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One of the women victimized by Jonathan Markwick says the Racine teenager who sexually assaulted her on the Carroll University campus last year has taken away her sense of safety.

"The biggest impact this incident had on me was causing constant fear for my well-being," the woman wrote in a victim impact statement filed with the Waukesha County Victim/Witness Assistance Program. "No one should have to worry about their safety while walking with a group of friends in broad daylight.

"But this did not only affect me. Every female student on campus has realized they may never be safe from this happening to them."

Markwick, charged with three counts of fourth-degree sexual assault after being accused of groping three women during a 90-minute span on Sept. 18 in and around the Waukesha university, was sentenced to two years probation on Friday, March 25.

Judge Ralph Ramirez imposed but stayed a one-year jail term at the Waukesha County Huber Jail facility in favor of probation after Markwick was found guilty of one of the sexual assault charges following a no-contest plea.

Two other fourth-degree sexual assault charges were dismissed but read into the record as part of a plea agreement with the state.

But Markwick was ordered, according to online court records, to remain in jail until 5 p.m. Thursday, March 31.

Probation terms

A probation and parole agent will assist Markwick in finding a place to live before he is released and in getting any treatment and counseling. Markwick, formerly of Racine, did not have a permanent address when he was charged last September in Waukesha County Circuit Court, and he said in a Waukesha County pretrial services screening report he wouldn't be allowed to stay at his father's home in Racine when a jail term ended.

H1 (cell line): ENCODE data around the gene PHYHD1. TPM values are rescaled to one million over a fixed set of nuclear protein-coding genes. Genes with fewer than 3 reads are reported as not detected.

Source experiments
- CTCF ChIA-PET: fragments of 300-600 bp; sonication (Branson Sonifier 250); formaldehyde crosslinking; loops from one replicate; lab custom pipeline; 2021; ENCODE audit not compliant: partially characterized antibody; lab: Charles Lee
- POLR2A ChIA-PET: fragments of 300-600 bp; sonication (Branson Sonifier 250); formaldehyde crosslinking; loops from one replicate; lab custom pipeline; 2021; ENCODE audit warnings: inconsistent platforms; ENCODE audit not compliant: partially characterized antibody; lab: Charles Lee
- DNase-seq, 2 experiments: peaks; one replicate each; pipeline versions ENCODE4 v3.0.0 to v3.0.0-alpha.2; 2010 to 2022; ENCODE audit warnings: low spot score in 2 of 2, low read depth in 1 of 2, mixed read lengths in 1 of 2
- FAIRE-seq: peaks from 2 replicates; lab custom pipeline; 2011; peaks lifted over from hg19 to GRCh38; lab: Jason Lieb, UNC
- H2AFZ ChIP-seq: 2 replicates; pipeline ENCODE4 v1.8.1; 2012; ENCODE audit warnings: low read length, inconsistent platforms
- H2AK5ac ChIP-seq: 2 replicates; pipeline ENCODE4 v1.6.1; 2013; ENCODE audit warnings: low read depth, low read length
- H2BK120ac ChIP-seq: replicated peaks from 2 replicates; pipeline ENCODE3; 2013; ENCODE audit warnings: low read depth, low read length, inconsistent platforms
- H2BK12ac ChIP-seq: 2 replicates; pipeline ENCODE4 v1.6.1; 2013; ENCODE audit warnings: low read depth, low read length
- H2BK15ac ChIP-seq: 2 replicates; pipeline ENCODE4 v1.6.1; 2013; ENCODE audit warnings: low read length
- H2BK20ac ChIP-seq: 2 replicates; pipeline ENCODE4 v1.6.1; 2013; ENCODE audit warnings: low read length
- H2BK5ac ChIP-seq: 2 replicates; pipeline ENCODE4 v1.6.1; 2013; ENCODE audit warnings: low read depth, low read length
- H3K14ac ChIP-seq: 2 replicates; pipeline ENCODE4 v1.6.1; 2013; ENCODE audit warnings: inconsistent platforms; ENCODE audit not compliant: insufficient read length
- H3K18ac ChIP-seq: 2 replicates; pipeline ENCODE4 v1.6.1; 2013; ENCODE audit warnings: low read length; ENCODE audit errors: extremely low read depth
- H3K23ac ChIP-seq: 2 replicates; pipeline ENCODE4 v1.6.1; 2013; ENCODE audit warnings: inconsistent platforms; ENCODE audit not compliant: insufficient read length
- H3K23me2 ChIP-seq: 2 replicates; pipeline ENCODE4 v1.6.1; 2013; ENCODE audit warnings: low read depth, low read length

As terms of his probation, Markwick is also to have no contact with Carroll University or the victims listed in the criminal complaint. He is also to maintain absolute sobriety and not to use or possess alcohol or drug paraphernalia. According to a pretrial report, Markwick consumed more than six alcoholic drinks per day.

A psychological evaluation will also be conducted as part of his probation. He has also been advised to seek employment and work toward completing a high school diploma. The highest grade Markwick has completed is 11th grade.

The court stayed an order requiring Markwick to register as a sex offender, but it set a hearing concerning sex offender registration in January 2018.

Victims impacted

According to the criminal complaint, Markwick first grabbed a 21-year-old female's buttocks while she was on Estberg Avenue between Scott and Grand avenues at approximately 2:35 p.m. Sept. 18. The second incident occurred about 4:10 p.m. that afternoon, when a 20-year-old woman walking back to her university dorm at 210 N. Grand Ave. said Markwick punched her in her buttocks and crotch area.

The final assault also occurred around the same time near South Grand Avenue and West College Avenue. The 19-year-old victim said that, as she was walking back to her dorm with her friends, Markwick came from behind her, grabbed her buttocks and part of her groin area and then ran away in the opposite direction.

After serving a 62-day jail sentence in Racine for an unrelated incident following the assaults, Markwick was transferred to Waukesha and has spent the last 122 days at the Waukesha County Jail. During his court proceedings in Waukesha, Markwick's competency was evaluated by a court-ordered psychiatrist. The court found Markwick competent to proceed in January.

Markwick's recent past

Markwick had a recent history of groping women.

Markwick was charged with fourth-degree sexual assault for grabbing a woman's vagina at Racine Horlick High School in May 2015. However, that offense was later amended to disorderly conduct, to which Markwick pleaded guilty in July. He only paid a fine as part of his conviction.

One of the three victims in the Waukesha case is concerned about what Markwick could do in the future.

"My biggest concern is to make sure he does not have the opportunity to do something like this (or worse) again," the victim wrote. "I believe there must have been something that happened in his life which caused him to act out and behave this way."

But the victim wrote that she forgives Markwick.

"Because of my faith I have been able to forgive him and I want him to know that I am not angry nor do I seek retribution," she wrote. "I genuinely hope that he is able to receive help and adjust the way he is living. I will be praying for him to have a change of heart and seek forgiveness from everyone he has victimized."

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